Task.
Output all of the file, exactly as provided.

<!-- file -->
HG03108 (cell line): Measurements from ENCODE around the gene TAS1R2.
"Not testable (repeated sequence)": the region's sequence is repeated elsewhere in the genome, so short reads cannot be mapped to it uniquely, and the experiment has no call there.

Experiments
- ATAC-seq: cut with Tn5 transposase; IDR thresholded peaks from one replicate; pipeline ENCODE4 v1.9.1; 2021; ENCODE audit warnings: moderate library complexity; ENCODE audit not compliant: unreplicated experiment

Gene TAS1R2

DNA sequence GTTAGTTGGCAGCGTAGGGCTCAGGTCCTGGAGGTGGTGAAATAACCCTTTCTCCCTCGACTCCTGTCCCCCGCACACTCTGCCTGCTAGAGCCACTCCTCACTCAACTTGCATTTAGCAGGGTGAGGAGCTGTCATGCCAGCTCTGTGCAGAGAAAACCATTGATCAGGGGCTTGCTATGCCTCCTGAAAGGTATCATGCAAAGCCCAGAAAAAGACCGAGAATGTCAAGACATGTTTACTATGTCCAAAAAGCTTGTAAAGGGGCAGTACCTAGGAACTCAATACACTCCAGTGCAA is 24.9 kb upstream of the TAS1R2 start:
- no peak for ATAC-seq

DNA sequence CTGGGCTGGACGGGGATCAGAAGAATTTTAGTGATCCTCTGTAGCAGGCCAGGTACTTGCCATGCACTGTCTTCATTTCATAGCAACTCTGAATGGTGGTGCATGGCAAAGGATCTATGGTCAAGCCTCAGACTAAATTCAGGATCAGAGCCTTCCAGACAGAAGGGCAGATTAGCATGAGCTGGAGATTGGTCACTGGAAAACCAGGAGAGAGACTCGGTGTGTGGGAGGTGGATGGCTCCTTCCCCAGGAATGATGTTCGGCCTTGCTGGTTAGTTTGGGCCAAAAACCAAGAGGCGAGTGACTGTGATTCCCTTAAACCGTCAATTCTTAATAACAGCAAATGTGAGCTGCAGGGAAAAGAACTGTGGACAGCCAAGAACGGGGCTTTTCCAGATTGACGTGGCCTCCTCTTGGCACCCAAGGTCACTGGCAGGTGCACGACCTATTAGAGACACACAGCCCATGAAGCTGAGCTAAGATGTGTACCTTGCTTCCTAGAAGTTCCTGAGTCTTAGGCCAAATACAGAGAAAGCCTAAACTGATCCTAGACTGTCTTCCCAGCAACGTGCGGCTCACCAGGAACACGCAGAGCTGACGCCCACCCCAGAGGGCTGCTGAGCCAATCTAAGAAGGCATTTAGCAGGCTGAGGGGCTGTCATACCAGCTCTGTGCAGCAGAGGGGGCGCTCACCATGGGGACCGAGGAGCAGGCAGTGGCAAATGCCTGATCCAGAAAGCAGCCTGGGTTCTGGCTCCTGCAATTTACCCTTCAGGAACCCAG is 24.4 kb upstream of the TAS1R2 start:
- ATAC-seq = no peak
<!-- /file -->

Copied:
HG03108 (cell line): Measurements from ENCODE around the gene TAS1R2.
"Not testable (repeated sequence)": the region's sequence is repeated elsewhere in the genome, so short reads cannot be mapped to it uniquely, and the experiment has no call there.

Experiments
- ATAC-seq: cut with Tn5 transposase; IDR thresholded peaks from one replicate; pipeline ENCODE4 v1.9.1; 2021; ENCODE audit warnings: moderate library complexity; ENCODE audit not compliant: unreplicated experiment

Gene TAS1R2

DNA sequence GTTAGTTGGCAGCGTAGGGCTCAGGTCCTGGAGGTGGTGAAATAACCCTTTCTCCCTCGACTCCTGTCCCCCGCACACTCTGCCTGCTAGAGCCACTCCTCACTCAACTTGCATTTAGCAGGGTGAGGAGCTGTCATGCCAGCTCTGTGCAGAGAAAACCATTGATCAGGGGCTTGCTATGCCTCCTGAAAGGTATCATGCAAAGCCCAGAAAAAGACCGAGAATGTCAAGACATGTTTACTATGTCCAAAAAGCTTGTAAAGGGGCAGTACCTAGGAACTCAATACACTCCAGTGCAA is 24.9 kb upstream of the TAS1R2 start:
- no peak for ATAC-seq

DNA sequence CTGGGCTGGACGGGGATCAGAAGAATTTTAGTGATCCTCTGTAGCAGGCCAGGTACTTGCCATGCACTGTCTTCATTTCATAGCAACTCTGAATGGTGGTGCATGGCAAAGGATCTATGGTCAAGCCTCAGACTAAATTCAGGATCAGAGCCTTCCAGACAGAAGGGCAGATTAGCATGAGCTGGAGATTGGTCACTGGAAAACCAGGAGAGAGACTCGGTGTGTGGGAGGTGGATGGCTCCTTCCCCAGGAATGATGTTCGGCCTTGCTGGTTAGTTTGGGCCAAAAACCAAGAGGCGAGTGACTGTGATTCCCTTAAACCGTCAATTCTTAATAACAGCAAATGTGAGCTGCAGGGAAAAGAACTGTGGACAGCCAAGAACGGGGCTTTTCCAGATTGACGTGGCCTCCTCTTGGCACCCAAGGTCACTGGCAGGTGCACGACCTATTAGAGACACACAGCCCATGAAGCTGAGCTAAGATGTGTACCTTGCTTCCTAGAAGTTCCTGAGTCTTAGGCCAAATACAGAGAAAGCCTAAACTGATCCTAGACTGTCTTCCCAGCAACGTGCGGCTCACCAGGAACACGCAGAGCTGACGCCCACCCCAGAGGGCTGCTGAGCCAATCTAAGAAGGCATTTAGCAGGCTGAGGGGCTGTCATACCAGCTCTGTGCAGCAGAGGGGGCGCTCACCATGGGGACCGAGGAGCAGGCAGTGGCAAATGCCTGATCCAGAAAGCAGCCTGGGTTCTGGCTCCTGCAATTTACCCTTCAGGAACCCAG is 24.4 kb upstream of the TAS1R2 start:
- ATAC-seq = no peak